Trails Plan Gets Planning Commission OK

Trails Plan Gets Planning Commission OK

After receiving a green light last week from the Planning Commission, the countywide trails plan amendment is now heading to the Fairfax County Board of Supervisors.

The goal is to make the county's trails-plan map up-to-date and a more accurate reflection of current realities and trends. When completed, the trail system will provide vital links between residential, commercial, employment and recreation areas.

"I had great faith in the job that the countywide trails committee, [at-large Planning Commissioner] Laurie Frost Wilson and county staff did," said Sully District Planning Commissioner Ron Koch. "It was a complicated task and encompassed the whole county. It was a monumental undertaking [that] hadn't been done in 12 years, and they really did a great job."

Much of what was approved in the local area was originally proposed by Virginia Run's Deb Leser, Sully District's representative on the Countywide Non-Motorized Transportation Committee. The plan amendment now categorizes trails based on their construction material, rather than their usage.

Trails may be Major Paved (8 feet or wider and made of asphalt or concrete); Minor Paved (4 feet to 7 feet, 11 inches wide and made of asphalt or concrete); or Natural Surface (mulch, grass or cleared)/Stone Dust.

Leser was pleased with the actions regarding the Sully District. "But Sully's trails weren't contentious," she said. "The citizens knew what was going on in our district." Noting that the proposed trails plan culminated nearly six years of work, she extended a special thanks to Sheng Jieh Leu, the staff liaison between the trails committee and the county's Department of Planning and Zoning.

"He created all the maps, charts and tables," said Leser. "This wouldn't have happened without all his hard work — he did an exemplary job."

However, one issue in the trails plan was controversial and pitted the Sully and Springfield districts against each other. In 1999 and again in 2001, the Springfield District tried to have several proposed bike and horse trails removed from its portion of the county's trails plan, but the county trails committee voted not to delete them.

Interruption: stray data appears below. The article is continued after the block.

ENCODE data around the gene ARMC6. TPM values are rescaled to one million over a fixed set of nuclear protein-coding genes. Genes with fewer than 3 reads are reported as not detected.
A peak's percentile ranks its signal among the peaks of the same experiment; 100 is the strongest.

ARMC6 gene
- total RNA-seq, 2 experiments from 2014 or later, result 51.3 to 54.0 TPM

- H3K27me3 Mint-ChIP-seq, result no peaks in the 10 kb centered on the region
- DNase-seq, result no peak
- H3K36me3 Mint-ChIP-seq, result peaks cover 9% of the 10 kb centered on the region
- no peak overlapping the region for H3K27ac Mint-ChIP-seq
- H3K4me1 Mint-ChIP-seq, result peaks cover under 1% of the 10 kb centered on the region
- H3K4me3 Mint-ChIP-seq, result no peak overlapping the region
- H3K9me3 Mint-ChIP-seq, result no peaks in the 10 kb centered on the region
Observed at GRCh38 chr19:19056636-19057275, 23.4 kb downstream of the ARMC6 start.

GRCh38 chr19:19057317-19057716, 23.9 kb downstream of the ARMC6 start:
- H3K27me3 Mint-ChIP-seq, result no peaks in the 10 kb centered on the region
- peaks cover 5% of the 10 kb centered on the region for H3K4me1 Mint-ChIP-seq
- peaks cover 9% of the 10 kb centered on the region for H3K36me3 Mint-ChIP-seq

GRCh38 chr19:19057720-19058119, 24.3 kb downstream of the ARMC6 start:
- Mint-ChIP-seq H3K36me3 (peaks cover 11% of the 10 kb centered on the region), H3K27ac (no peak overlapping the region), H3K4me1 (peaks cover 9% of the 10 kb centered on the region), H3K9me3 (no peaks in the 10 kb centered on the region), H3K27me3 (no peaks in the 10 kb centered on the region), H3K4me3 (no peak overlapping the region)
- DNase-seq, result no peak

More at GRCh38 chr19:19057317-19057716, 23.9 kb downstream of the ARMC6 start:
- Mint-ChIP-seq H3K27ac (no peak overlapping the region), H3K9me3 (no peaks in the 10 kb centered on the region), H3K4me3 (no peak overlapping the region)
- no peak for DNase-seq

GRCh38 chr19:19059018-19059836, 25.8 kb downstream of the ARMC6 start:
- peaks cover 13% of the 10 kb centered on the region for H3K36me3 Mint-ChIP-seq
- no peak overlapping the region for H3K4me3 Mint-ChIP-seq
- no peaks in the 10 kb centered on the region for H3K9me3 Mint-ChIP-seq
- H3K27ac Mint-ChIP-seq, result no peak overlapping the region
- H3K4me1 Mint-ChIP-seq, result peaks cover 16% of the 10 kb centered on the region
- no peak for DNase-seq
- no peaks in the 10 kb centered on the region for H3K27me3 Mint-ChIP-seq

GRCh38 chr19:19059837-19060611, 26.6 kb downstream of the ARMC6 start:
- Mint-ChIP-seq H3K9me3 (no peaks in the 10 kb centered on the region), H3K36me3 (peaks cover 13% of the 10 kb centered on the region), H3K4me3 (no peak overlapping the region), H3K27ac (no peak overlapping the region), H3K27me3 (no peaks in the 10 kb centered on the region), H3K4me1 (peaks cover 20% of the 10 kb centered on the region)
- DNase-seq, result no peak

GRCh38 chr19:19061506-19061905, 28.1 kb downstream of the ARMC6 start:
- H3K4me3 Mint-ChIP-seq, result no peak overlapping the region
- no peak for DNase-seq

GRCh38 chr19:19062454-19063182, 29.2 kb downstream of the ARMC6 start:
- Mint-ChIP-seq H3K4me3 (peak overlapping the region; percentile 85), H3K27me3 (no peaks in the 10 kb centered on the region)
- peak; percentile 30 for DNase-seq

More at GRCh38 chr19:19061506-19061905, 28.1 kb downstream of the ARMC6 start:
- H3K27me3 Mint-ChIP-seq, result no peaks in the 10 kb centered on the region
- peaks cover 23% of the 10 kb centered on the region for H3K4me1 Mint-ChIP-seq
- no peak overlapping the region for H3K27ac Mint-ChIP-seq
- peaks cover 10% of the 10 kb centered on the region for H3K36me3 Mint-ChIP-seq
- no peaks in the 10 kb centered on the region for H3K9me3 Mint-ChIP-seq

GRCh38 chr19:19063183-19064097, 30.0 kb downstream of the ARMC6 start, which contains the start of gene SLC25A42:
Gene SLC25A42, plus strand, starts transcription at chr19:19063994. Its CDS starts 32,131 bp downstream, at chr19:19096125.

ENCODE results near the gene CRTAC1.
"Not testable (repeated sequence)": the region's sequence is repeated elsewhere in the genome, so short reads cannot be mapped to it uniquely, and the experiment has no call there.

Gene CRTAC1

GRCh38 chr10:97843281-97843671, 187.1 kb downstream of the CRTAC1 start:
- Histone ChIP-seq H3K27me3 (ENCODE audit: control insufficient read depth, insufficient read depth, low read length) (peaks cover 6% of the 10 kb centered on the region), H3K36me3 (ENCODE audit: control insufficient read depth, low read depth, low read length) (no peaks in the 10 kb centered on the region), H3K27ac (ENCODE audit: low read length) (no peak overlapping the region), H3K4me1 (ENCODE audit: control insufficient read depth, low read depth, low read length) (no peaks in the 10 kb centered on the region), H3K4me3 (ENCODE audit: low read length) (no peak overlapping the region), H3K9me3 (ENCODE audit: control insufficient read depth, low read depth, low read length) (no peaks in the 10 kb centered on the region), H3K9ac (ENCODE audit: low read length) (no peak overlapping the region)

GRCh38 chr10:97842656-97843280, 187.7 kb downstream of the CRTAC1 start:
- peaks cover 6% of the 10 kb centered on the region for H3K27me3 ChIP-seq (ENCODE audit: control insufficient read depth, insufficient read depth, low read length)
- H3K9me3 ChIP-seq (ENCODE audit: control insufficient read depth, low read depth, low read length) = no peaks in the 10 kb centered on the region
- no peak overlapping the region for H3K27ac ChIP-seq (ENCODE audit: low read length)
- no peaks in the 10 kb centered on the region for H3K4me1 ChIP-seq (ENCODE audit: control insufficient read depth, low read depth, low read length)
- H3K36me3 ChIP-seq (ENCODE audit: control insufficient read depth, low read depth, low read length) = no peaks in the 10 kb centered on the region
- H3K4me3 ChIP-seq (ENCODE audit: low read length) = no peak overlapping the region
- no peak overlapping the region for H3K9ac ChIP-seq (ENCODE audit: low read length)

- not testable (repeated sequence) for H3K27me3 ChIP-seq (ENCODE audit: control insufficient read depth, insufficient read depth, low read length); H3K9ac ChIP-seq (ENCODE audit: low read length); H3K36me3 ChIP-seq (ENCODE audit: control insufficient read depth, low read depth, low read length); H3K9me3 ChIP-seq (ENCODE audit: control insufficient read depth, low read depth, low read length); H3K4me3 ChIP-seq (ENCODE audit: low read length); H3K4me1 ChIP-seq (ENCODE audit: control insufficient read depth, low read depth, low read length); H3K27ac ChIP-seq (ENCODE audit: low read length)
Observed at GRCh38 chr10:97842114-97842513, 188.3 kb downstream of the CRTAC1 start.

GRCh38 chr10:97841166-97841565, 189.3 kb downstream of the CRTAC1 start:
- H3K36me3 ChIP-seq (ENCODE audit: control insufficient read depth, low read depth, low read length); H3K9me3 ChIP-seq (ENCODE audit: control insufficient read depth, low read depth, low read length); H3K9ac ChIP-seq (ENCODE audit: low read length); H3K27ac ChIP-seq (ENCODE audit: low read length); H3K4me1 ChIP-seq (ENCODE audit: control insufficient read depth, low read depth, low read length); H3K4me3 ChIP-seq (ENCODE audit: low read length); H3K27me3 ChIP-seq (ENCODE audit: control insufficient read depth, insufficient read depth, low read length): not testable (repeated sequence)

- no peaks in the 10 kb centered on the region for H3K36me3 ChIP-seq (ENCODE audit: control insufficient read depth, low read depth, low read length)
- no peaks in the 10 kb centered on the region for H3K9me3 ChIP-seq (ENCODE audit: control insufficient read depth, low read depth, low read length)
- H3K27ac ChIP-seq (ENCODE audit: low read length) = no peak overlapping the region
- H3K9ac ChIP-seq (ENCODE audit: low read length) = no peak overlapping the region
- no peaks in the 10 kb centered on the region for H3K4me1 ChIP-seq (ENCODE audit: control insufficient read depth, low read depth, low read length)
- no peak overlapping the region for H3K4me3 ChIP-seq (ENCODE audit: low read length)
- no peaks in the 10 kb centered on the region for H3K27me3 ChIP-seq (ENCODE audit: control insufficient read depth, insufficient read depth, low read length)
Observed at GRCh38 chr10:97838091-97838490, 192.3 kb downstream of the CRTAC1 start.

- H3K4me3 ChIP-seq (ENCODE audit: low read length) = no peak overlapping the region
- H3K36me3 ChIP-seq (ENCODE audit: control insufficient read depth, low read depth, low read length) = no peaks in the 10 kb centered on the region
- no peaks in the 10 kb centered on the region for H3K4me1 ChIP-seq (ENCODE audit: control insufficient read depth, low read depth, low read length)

Then in February, members of the Fairfax Station-based Occoquan Watershed Coalition (OWC) wrote to the Planning Commission, explaining the unique quality of RC (rural conservation) land in that district and asking that some 22 bike, horse and stream-valley trails be excised from the trails plan.

OWC Vice-President Bill Cole further noted that developers in his area already put in a network of private horse and pedestrian trails. Therefore, he said, these "outdated pedestrian, bike and horse trails [should] be erased from these plans because there's little likelihood they'll ever be built."

But many Sully residents and groups — including the Sully District Council of Citizens Associations Land-Use Committee — wanted these trails to remain, at least in the Sully District. "If you don't have bike trails, you have to drive everywhere," said committee member Jim Hart. "We want to connect the communities and parkland and provide alternatives to automobile transportation."

Agreeing, county trails committee chairman Ann Bennett wanted the Springfield RC trails to stay on the plan for both local and countywide use. "If you remove an entire portion of the county, it's difficult to connect to other jurisdictions, and it mandates that people are in cars," she explained. If that happens, she said, only those lucky enough to have private trails will get to enjoy them, but not the public.

However, at the May 2 Planning Commission meeting, Sully and the trails committee lost this battle. Planning Commission Chairman Pete Murphy made a motion to take these trails out of the Occoquan Watershed on the Springfield side. He did so, said Sully's Koch, because "most of them are in private ownership and the county doesn't have enough money to buy them all."

And although Wilson was pleased with how the rest of the trails plan turned out, she was disappointed with this particular ruling. Said Wilson: "Just because the trails are in private-ownership now doesn't mean that they won't be in public ownership someday."